Of Carbon-Free Profits And Staggering Challenges
It’s a story of stunning progress and staggering challenges. Some of the first corporations to make climate commitments have found that clean energy saves them money wherever they can find it, but often they can’t find it where they need it most.
Mars Corporation, for example, has signed power purchase agreements with wind farms in Texas, Mexico and Scotland and with a solar farm in Australia. In each case, the agreement covers 100 percent of the power demand for the direct operations of a Mars facility.
“Part of what gives us the momentum is there’s a remarkable business case,” said Lisa Manley, senior director of sustainability for the confectionery and pet-food company. “We’ve got folks that are negotiating these deals and they’re doing it such a way that so far—knock on wood—we are ending up in a positive place financially, deal after deal after deal.”
Mars was one of the first companies to join the RE100 group of companies committing to 100 percent renewable energy. Another of those early adopters, Microsoft, has come to the same conclusion:
“Our renewable energy contracts are great contracts,” said Joan Krajewski, a Microsoft general manager who appeared with Manley yesterday at the U.S. Climate Action Center at COP24, the climate conference underway in Katowice, Poland. “We have no problem with them from a business standpoint. And so it’s been really great for us.”
But electricity makes up a relatively small portion of the carbon footprint of a food company like Mars. About two thirds of its emissions from direct operations come from thermal energy, the energy behind heating and cooking, where clean energy has yet to make significant inroads.
“The other part of what we’re dealing with in our direct operations would be renewable thermal, and that’s trickier. So it’s about two-thirds of our direct carbon footprint, and we haven’t yet sort of cracked it,” Manley said in a forum sponsored by the Center for Climate and Energy Solutions and the Edison Electric Institute. Mars has been working with other corporations and non-governmental organizations, she said, to put a fire under efforts to develop clean thermal energy.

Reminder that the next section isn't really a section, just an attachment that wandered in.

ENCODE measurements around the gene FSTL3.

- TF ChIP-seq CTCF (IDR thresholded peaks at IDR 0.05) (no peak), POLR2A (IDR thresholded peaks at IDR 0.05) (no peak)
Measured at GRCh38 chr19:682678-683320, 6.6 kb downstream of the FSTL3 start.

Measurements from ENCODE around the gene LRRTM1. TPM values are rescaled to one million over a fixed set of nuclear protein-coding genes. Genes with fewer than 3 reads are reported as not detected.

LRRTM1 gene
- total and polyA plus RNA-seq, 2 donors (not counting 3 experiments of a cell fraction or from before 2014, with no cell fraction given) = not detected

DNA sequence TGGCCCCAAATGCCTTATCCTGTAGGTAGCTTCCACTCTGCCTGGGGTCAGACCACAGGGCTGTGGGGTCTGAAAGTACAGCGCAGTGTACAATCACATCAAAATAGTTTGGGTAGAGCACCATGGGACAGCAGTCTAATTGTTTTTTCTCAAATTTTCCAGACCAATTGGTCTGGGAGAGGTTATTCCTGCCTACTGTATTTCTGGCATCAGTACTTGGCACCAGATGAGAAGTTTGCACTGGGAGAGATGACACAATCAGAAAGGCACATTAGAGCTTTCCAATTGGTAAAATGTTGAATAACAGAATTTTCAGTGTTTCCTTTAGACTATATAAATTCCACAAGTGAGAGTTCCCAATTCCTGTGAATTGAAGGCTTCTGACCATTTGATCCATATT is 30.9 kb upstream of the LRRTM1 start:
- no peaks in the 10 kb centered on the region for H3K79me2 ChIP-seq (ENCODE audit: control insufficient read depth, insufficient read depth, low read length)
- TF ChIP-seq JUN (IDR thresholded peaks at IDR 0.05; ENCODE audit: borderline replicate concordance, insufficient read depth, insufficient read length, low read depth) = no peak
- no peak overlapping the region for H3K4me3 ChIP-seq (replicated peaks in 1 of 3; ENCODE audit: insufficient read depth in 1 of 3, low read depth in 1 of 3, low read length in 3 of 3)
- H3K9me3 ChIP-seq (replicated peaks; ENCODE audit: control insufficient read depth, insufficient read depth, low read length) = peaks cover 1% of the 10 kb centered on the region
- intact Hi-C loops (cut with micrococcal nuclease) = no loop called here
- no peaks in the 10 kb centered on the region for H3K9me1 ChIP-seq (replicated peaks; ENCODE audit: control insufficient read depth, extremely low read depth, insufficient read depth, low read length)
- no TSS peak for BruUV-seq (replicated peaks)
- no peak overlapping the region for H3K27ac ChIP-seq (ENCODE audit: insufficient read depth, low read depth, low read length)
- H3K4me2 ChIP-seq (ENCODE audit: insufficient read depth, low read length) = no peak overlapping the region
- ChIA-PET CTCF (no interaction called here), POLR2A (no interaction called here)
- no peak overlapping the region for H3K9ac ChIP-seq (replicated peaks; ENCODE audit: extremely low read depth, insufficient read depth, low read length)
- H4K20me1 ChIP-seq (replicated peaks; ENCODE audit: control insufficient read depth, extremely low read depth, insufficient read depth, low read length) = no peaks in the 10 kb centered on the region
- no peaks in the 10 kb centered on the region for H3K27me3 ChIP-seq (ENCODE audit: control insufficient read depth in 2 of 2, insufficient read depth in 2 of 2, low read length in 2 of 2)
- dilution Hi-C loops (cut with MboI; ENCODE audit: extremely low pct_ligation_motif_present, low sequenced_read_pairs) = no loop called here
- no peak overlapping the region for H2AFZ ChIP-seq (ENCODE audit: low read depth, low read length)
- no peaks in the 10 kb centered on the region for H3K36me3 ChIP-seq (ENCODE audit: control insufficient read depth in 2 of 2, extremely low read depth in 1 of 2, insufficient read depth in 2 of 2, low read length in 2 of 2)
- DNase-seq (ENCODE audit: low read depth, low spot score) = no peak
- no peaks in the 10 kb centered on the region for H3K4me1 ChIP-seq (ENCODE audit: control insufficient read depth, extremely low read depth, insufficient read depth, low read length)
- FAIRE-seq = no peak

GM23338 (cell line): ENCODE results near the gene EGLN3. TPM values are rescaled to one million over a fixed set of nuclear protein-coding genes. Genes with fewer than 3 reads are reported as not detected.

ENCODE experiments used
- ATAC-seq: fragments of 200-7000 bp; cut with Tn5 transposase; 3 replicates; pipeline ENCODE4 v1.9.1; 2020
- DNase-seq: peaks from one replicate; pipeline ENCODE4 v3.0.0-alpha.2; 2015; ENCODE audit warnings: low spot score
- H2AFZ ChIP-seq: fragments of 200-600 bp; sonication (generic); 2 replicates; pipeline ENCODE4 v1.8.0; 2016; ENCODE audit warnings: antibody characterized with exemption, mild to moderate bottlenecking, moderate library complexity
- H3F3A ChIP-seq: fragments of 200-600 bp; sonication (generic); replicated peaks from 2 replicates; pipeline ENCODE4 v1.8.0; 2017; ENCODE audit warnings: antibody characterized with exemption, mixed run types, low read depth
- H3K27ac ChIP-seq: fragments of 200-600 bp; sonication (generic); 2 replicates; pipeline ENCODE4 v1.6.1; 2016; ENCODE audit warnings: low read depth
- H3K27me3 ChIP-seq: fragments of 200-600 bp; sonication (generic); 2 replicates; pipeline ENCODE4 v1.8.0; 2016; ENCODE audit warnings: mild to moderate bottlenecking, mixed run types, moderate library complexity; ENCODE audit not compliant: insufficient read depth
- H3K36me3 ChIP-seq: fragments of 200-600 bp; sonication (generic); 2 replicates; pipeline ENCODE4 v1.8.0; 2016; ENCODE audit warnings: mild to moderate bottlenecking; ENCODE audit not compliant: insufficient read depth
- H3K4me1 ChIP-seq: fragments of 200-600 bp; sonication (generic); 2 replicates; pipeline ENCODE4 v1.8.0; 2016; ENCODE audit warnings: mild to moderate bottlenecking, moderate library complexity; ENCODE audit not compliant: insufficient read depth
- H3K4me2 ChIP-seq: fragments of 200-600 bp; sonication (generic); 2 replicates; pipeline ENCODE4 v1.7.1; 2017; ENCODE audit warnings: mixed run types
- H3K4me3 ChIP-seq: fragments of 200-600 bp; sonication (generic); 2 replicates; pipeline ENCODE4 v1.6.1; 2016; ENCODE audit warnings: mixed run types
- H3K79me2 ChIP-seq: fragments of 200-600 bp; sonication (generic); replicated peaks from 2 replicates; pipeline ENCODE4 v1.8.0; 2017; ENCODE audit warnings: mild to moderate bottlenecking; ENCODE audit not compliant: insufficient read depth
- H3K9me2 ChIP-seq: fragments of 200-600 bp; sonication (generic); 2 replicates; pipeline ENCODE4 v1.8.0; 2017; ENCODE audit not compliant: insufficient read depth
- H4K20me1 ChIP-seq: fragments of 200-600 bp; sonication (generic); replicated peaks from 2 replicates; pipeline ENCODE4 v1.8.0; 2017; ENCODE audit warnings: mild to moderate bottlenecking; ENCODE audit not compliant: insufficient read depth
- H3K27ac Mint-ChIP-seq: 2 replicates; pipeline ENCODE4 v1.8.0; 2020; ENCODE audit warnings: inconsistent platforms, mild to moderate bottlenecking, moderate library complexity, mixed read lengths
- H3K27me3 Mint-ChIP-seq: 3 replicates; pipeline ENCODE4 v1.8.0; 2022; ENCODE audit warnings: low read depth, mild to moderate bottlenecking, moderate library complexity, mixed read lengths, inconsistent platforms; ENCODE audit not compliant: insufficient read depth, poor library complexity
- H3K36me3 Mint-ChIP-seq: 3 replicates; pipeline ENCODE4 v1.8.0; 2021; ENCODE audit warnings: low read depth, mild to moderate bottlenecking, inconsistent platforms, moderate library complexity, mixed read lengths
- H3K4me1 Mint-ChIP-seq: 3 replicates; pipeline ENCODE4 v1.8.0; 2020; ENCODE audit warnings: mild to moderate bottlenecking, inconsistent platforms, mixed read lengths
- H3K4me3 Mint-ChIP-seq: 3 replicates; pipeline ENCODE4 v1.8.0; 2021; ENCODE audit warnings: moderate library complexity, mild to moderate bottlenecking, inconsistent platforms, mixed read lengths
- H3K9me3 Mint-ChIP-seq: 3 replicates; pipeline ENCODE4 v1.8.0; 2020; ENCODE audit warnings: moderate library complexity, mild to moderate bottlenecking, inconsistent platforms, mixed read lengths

“Our hope is, just as we’ve been able to see the ambitions come together through a collective on renewable electricity, we’re going to be able to see that pivot with renewable thermal as well.”
If the thermal challenge is solved, Mars still has a long way to go because 75 percent of its carbon footprint comes from its agricultural supply chain.
“There you’ll see us taking action in agricultural supply chains to drive productivity and efficiency and climate-smart agricultural practices, and you’ll see us working together with a number of folks to sort of crack the nut on how do we measure the impact of land-use change and then how do we tackle deforestation, which is the largest element of land-use change that we have to contend with at Mars.”
After the Jump: JP Morgan Chase
Different companies have to contend with different challenges, but they benefit from different opportunities.
Three years ago, at the time of the Paris Climate Conference, JP Morgan Chase realized it was doing a brisk business financing renewable energy and green buildings. So it decided to do more, said Matt Arnold, the bank’s global head of sustainable finance. The company made a commitment to expand green finance, and it purchased wind energy from Texas equivalent to its electricity use.
But, Arnold said, to fully clean up its act, Chase has to get its clients to clean up theirs.
“Should a bank have an energy policy? Shouldn’t a bank just serve its clients?” he asked aloud. “Because we’re not talking about our emissions here, we’re talking about our clients’ emissions. And it’s not the people we’re buying from. It’s the people we’re selling to. Very different sort of relationship in the supply chain. I don’t know any other industry that’s routinely telling its clients what to do. It can be a challenging conversation, or you can choose not to bank that industry.”
Chase has begun a “gradual” departure from banking for the coal business, Arnold said. And like Mars and Microsoft the bank has found profitable opportunities.
“Our equivalent to that is green bonds, green finance,” Arnold said. Launched by the European Investment Bank and the World Bank Group, green bonds finance specifically identified projects like renewable energy, energy efficiency, green buildings, sometimes water conservation. “It’s a market that really came out of nowhere.”
Correction: This story originally misidentified Lisa Manley, the senior director of sustainability for Mars Corporation.